- Storm patterns have been moving towards the poles since the 1990s increasing the number of storms and storm force winds
- Wave height from these storms have decreased over the last 30 years in the North of the UK and increased in the South
- Continued high rates of damaging emissions could increase the height of severe waves by 2100
Scientists from the National Oceanography Centre (NOC) have authored a report for the UK Marine Climate Change Impacts Partnership (MCCIP) that shows how UK seas could see significantly higher waves and stronger storms as a result of climate change. The increase in wave heights can be attributed to a variety of factors, including the effect of sea ice loss in the Arctic that has led to sea level rise and increasing wave heights over the period 1992-2014.
The report is part of the MCCIP’s activity to bring cutting-edge science and research to the forefront for scientists, stakeholders, industry bodies and policymakers, helping to inform future policy. The report will directly feed into future reports such as the Climate Change Risk Assessment Report, which will assist in planning protections against the threat of future climate change which will exacerbate more extreme weather events.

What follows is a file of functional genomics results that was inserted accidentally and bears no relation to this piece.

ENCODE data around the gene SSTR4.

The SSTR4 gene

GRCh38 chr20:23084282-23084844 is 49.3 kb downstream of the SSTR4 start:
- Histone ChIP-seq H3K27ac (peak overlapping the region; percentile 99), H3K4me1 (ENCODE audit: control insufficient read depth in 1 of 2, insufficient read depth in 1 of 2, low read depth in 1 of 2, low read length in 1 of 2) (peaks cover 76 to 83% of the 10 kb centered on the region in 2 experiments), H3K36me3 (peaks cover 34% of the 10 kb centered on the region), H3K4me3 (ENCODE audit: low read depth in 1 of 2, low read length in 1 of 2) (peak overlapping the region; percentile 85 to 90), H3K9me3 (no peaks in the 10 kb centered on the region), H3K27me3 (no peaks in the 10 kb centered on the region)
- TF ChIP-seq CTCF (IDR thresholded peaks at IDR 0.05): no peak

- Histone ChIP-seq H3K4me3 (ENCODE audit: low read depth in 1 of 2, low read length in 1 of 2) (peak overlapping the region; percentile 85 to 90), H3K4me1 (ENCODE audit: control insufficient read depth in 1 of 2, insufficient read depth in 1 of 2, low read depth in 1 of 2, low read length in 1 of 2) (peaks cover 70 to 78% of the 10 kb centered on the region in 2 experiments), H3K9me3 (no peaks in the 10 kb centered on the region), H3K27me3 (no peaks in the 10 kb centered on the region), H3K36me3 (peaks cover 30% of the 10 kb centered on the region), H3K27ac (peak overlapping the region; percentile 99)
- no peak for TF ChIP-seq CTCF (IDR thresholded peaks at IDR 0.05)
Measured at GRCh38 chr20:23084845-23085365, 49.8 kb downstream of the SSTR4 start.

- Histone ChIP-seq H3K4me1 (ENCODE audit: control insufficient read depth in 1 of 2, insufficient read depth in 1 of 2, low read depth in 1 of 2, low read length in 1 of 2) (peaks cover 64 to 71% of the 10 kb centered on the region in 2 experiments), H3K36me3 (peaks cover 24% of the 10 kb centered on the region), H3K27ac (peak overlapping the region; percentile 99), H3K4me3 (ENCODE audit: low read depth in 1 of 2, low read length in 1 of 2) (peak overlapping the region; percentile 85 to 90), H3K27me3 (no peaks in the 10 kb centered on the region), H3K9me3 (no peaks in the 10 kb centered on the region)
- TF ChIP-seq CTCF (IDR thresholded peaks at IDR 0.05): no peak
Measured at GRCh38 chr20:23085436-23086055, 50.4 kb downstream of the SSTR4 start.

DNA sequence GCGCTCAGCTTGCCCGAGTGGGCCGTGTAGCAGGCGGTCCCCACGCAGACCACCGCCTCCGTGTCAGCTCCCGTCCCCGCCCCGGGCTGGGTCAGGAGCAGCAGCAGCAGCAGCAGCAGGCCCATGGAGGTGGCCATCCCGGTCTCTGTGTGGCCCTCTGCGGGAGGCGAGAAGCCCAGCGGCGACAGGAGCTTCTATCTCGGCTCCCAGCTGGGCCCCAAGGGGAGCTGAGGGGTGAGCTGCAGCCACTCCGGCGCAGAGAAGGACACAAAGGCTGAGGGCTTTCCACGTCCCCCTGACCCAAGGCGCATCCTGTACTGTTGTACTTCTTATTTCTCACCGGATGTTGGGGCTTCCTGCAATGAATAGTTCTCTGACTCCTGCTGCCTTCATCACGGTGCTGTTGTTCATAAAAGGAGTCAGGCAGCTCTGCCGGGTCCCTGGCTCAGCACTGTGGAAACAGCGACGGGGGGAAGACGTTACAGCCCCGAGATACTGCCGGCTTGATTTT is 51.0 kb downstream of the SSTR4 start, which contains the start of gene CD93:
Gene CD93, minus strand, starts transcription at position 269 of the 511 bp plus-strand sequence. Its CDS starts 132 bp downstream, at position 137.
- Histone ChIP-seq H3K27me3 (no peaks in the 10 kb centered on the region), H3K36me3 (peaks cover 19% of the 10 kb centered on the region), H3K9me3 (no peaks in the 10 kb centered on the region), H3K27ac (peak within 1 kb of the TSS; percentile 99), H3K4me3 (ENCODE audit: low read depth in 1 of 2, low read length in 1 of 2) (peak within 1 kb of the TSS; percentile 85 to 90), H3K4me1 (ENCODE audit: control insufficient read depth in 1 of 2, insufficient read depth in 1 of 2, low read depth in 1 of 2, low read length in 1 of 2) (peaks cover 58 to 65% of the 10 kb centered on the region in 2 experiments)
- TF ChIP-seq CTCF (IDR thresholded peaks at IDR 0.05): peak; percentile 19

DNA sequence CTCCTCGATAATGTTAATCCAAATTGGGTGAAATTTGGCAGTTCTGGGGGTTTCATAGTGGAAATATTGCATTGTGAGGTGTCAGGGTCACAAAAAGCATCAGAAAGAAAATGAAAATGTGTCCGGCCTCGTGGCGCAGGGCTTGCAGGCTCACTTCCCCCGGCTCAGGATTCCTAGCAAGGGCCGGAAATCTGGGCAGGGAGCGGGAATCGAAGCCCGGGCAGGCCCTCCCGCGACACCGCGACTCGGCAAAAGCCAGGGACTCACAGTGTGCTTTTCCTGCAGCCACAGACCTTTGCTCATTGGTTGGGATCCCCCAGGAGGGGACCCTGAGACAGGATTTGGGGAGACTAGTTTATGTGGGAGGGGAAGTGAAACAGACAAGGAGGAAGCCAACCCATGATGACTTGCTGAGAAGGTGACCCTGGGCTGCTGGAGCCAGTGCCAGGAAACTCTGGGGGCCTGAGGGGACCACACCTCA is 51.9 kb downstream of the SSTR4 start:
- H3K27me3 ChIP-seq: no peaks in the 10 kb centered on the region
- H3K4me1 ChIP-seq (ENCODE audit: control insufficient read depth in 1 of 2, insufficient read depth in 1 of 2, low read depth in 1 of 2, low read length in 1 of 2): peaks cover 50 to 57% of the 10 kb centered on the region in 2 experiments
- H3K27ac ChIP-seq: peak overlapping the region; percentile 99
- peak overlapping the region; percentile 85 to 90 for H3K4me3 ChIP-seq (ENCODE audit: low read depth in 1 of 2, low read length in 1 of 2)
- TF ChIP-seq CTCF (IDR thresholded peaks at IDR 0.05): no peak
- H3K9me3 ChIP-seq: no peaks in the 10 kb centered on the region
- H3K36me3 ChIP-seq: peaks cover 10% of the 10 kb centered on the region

Storm-force winds that have been felt with increasing frequency since the 1990’s, can cause significant damage in the UK’s coastal waters, particularly in autumn and winter when strong winds are more intense. In order to ensure the sustainable development of coastal and offshore infrastructure as well as the management of coastal resources and ecosystems, the report states the importance of understanding the characteristics and variability of the climate of waves and the projected future change.
Dr Lucy Bricheno, Head of Shelf and Coastal Impacts and the lead author on the report from the National Oceanography Centre, said; “Storms and waves can have a dramatic impact on our society and especially to people living near the coast, and disrupt offshore construction and operations. Storms bring high wind and heavy rain, which can lead to damaging coastal flooding. This report opens the door for future research to be carried out to understand the causes and likelihood of severe storms occurring as well as informing the most efficient ways to plan coastal defences.”
The report also shows the inter-connectivity of different regional weather patterns. For example, the chance of severe storms reaching UK shores during the autumn period can be more likely if tropical cyclones such as hurricanes become more intense, and their region of origin expands northwards.
This work supports our goal to undertake big science for big challenges, including understanding climate change and variability.